Sunday, 8 January 2012

Heart to Heart (Base Miles)

My Heart Rate and Cadence from Today's Ride

I wrote last week about heart rate zones and base mile training.  The idea being to draw more on fat than carbohydrates as your fuel for your ride aswell as building an aerobic base.  Ideally your heart rate should not exceed heart rate zone 2 for you to fully benefit.

When I ride base miles, I have a light breakfast like a banana and use water as my fluid, steering away from energy drinks as you don't really need to be inputting carbohydrates into your system.  You're not exerting so much energy by controlling your heart rate through your speed, cadence and gearing (Disclaimer - Our biologies are all different, so please consult a coach if this is something that you want to really drill into).

My maximum heart rate is 184bpm, so my heart rate zone two (HRZ2) - which is 65-75% of your maximum - means that my training zone is between 120bpm - 138bpm.

If you have a look at my heart rate data above, you can see that the pace of today's club ride meant that my heart rate average was 136bpm, however I consistently went above that, particularly in the third quarter of the ride as the ride elevation had a gradual ascent.

My highest recorded heart rate was 173bpm, which puts me right at the top of HRZ5 - which means my system switched to carbohydrate for fuel.  Carbs need to be optimised, so you end up having energy drinks or gels to replace them to keep you going. Ultimately, you end up putting calories in, which reduces your overall calorific reduction/benefit (albeit it delivers other benefits, particularly if you do this as an interval in your ride).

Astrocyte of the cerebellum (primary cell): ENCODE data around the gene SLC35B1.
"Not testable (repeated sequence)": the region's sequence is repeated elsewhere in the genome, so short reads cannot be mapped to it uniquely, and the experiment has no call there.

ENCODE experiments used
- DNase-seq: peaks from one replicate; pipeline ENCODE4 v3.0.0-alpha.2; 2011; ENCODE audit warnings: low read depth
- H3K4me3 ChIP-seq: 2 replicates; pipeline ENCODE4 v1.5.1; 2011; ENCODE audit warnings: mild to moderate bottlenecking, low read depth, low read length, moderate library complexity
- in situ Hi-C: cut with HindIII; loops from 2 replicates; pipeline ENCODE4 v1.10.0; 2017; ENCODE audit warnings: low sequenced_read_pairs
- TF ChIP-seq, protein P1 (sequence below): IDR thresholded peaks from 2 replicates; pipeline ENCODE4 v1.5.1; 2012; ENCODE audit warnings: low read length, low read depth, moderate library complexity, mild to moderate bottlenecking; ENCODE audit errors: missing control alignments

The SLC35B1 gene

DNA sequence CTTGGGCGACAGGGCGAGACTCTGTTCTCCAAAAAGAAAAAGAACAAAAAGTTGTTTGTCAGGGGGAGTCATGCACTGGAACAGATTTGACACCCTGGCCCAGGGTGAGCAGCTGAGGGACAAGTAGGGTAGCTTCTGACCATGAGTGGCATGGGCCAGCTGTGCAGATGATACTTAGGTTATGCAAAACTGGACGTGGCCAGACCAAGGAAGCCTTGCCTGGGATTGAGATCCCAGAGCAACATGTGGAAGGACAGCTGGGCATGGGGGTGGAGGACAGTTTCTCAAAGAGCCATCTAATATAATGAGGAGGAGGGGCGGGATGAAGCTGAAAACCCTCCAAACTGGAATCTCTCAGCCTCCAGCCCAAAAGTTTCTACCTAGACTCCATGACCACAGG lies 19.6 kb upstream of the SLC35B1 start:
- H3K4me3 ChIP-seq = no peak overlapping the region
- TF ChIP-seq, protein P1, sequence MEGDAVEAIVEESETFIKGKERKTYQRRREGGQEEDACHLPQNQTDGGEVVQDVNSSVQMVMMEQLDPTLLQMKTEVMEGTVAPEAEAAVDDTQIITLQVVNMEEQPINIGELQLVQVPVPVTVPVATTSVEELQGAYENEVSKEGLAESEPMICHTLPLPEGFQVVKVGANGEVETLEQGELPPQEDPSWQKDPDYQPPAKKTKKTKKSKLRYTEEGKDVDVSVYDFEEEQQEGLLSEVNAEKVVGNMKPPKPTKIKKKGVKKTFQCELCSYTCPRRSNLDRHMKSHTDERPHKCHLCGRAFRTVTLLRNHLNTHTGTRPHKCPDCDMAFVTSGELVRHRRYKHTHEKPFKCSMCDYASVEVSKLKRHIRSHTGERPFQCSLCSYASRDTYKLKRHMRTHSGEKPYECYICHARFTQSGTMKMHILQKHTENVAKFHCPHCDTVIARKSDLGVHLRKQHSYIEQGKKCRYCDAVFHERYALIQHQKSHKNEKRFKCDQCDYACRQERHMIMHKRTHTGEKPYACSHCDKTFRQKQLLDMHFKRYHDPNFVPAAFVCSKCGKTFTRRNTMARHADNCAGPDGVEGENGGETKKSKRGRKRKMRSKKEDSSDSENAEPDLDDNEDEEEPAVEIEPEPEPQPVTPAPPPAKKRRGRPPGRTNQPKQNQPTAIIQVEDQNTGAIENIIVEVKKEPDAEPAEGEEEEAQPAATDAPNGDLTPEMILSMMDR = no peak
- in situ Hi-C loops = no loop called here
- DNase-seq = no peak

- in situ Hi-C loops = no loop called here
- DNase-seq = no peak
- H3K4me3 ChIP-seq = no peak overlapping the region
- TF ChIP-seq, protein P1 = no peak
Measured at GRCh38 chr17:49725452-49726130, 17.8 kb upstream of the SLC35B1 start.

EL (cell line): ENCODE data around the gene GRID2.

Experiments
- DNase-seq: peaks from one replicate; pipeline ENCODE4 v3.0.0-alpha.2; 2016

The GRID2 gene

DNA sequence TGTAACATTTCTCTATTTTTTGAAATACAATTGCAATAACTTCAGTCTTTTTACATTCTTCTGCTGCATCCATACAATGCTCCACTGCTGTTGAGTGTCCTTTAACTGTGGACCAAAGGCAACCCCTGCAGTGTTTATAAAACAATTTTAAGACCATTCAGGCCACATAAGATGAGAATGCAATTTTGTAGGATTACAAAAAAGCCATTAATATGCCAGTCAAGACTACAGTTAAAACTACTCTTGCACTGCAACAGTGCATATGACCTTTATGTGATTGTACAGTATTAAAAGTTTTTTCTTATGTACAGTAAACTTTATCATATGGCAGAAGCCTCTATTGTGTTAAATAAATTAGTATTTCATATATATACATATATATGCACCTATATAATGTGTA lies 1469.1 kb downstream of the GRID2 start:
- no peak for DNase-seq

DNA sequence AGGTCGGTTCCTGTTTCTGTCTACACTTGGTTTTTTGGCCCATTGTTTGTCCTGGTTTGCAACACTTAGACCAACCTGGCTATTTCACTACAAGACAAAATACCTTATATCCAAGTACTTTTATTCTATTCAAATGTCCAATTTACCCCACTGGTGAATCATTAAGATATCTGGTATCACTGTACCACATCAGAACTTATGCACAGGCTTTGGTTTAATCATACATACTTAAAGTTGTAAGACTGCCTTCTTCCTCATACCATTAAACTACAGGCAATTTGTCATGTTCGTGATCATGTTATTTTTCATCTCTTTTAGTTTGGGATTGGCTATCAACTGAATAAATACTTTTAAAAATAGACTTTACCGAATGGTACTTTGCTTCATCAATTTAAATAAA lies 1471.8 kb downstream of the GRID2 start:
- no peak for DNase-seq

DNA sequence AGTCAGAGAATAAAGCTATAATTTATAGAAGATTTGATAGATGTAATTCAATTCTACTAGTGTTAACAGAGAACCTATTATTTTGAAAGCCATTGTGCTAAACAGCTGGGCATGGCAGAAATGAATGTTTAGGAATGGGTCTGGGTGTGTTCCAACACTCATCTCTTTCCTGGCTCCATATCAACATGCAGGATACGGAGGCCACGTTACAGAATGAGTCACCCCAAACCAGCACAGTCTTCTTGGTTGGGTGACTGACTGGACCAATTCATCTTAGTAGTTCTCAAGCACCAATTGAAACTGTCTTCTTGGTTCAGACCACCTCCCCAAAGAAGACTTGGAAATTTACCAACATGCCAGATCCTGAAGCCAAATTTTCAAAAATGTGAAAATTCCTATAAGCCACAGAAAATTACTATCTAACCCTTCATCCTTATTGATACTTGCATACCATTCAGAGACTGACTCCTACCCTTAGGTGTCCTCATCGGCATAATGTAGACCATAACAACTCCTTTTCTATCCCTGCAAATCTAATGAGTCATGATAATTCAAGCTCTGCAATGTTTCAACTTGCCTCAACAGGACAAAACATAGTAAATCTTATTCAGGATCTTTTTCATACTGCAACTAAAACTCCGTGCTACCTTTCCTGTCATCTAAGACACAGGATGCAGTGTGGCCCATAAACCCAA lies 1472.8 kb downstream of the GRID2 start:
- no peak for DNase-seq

If you compared heart rate zone data from all of the riders our today, it will be different. A young, fit 23 year old may have a completely different maximum.  If their maximum heart rate is 194bpm, then their HRZ2 is 127bpm-146bpm.  What that means if I were to ride with that individual, their HRZ2 median is nearly top of my HRZ2 maximum (my heart will be working harder to ride at the same speed).

Which leads me to my point.  If you want to build your aerobic base, you are probably going to need to ride alone or with someone a relatively comparable heart rate as you.  By riding in a group, you go at the groups speed.  Each rider will be exerting different levels of energy to keep up with the group.  If you're on the front riding the wind, you'll be pushing that little bit harder.  If you're hidden in the group, you'll be pulled along by draft.  It's all a bit unpredictable, as my data shows today.

To do effective base miles, you need to pick a pretty flat route, ride at a higher cadence than normal and wear a heart rate monitor to keep an eye on what your ticker is doing.  As your heart rate increases, either slow down or change gear but reduce the effort.  It takes a bit of doing, but you soon get the hang of it.

Alternatively, you could sit on a turbo trainer.  I'm fortunate enough to have a Wattbike at home which means I can work on my pedal stroke at the same time as sitting in a specific heart rate zone, it's about as good as you can get in terms of accuracy and control.